Design and calibration of optical tweezers for single-molecule studies
MetadataShow full item record
Yeh, Richard Cheng-I
Feedback-controlled optical tweezers are used to manipulate single biological molecules in experiments on deoxyribonucleic acid (DNA) substrates. Before we trust these measurements, it is essential to know the accuracy and the precision of the device. This thesis describes the design and calibration of the optical tweezers. We measure relative displacements with nanometer accuracy and forces with an accuracy of 10%. The chief source of imprecision is in the human positioning of the sample under study. The capability of the instrument is demonstrated by stretching single molecules of DNA because of the elasticity of DNA has previously been well characterized. This thesis also compares DNA elasticity measurements made on this device with previously published data. I demonstrate that this instrument is well suited for characterizing DNA molecules that are long (~ 4000 bp), but not for DNA that are relatively short (~ 1000 bp). Fit parameters for new DNA tethers containing 4400 base pairs (bp) of DNA agree with expected values. The optical tweezers instrument is accurate enough to determine that one-hour-old 4400-bp DNA tethers have degraded, losing some 4% of their length. Our current methods are not appropriate for measurements of force-extension of short DNA molecules, such as 1155-bp DNA tethers.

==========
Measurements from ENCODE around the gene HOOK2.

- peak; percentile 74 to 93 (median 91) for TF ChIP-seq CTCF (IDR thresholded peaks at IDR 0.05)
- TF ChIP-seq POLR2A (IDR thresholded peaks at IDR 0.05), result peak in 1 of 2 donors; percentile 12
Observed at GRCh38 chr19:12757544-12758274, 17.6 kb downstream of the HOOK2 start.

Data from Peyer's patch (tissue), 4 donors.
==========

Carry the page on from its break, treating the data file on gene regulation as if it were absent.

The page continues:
This version is a PDF produced from the source Microsoft Word document. Figure 13, on logical page 36 (PDF page 46), is missing. It was a CorelDraw drawing of the optical layout. Please see the supplemental files "20000710 tweezers1xx AI9.emf" and "20000710 tweezers1xx AI9.ai" for enhanced metafile and Adobe Illustrator 9 versions of that figure.
This work was supported by NIH Molecular Biophysics Training Grant T32 GM08267 and grants to Michelle D. Wang from the NIH and from the Keck Foundation.
optical tweezers; single-molecule; feedback; DNA stretching; calibration; error; optical trap; biophysics
Previously Published As
Yeh, Richard Cheng-I. Master's thesis, Cornell University, 2002.
dissertation or thesis